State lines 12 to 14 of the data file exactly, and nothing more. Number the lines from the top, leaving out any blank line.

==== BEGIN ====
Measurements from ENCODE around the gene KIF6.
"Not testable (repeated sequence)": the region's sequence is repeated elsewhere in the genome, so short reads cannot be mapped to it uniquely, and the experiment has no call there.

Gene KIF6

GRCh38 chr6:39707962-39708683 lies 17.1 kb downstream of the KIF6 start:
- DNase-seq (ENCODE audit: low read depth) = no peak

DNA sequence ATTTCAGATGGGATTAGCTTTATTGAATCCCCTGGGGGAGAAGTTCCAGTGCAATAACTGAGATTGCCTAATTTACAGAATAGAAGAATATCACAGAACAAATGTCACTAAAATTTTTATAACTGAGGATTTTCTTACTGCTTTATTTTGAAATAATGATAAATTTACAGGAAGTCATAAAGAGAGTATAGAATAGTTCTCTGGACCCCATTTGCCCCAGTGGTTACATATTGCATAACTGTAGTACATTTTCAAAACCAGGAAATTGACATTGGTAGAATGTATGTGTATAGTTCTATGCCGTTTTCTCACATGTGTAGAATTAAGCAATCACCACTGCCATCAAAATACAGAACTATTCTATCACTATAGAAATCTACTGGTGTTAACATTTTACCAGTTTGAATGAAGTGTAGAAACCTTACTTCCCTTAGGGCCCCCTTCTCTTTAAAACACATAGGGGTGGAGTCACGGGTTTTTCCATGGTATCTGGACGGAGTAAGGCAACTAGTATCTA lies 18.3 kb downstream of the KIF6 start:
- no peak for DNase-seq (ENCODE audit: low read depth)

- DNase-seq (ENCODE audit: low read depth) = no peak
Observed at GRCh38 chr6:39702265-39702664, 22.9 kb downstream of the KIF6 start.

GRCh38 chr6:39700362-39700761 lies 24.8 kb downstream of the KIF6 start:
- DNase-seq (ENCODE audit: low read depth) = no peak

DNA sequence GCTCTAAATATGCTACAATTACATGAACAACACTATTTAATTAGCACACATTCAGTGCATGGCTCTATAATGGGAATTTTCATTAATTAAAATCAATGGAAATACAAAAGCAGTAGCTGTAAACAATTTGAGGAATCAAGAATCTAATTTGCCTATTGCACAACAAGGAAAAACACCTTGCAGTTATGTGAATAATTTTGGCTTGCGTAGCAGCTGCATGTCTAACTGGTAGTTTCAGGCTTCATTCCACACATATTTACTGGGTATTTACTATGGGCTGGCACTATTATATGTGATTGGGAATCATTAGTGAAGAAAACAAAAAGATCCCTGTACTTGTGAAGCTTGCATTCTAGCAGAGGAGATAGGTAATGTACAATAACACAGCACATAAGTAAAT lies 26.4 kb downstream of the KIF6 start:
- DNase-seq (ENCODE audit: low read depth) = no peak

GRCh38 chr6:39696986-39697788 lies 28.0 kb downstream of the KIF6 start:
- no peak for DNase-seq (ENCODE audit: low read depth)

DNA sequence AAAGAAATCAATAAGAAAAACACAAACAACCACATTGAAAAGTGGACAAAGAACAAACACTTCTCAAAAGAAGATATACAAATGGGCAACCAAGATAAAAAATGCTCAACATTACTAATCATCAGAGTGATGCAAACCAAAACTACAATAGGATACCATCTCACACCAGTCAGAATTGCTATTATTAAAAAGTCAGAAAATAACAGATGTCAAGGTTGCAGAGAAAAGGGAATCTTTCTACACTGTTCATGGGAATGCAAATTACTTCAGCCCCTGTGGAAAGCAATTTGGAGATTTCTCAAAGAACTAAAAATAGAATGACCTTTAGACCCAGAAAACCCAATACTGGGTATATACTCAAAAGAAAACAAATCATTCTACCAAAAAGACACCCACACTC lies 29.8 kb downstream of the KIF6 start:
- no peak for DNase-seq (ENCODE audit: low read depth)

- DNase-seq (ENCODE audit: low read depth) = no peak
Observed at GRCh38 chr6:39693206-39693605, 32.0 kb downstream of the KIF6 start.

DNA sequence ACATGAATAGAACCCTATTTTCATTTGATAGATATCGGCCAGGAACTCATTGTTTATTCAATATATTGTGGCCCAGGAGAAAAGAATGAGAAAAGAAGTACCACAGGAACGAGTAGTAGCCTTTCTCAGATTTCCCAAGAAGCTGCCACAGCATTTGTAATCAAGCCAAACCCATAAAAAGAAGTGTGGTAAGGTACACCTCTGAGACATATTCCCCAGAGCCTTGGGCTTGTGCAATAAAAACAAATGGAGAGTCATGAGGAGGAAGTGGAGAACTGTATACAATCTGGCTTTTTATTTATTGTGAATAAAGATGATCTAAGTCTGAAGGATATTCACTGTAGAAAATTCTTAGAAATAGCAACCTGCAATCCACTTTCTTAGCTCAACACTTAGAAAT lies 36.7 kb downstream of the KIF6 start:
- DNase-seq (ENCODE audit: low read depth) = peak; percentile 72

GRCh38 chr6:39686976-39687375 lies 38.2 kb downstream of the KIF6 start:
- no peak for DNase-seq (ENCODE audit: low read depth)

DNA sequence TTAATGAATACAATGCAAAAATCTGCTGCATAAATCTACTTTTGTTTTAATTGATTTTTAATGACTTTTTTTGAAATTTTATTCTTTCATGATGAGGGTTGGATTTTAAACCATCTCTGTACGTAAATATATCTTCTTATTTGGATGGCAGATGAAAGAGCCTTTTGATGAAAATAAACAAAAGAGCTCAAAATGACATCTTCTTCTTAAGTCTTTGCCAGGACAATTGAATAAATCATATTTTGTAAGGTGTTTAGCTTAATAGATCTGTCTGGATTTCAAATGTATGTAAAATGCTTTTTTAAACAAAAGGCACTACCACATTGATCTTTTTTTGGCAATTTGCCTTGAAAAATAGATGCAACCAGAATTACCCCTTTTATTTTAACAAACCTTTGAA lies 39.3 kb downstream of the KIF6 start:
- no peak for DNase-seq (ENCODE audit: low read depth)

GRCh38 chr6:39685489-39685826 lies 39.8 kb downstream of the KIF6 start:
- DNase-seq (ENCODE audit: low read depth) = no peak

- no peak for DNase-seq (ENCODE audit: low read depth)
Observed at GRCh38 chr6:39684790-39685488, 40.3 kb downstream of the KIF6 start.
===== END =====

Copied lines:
DNA sequence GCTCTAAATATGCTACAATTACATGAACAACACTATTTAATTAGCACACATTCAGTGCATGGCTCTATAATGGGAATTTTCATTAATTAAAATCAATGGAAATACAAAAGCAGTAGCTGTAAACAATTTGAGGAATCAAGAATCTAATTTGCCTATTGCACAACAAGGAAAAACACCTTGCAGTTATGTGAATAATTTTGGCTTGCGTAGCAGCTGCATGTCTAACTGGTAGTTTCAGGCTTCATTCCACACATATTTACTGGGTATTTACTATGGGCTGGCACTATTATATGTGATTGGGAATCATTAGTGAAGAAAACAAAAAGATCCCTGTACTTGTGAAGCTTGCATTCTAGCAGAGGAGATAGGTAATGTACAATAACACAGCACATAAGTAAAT lies 26.4 kb downstream of the KIF6 start:
- DNase-seq (ENCODE audit: low read depth) = no peak

GRCh38 chr6:39696986-39697788 lies 28.0 kb downstream of the KIF6 start: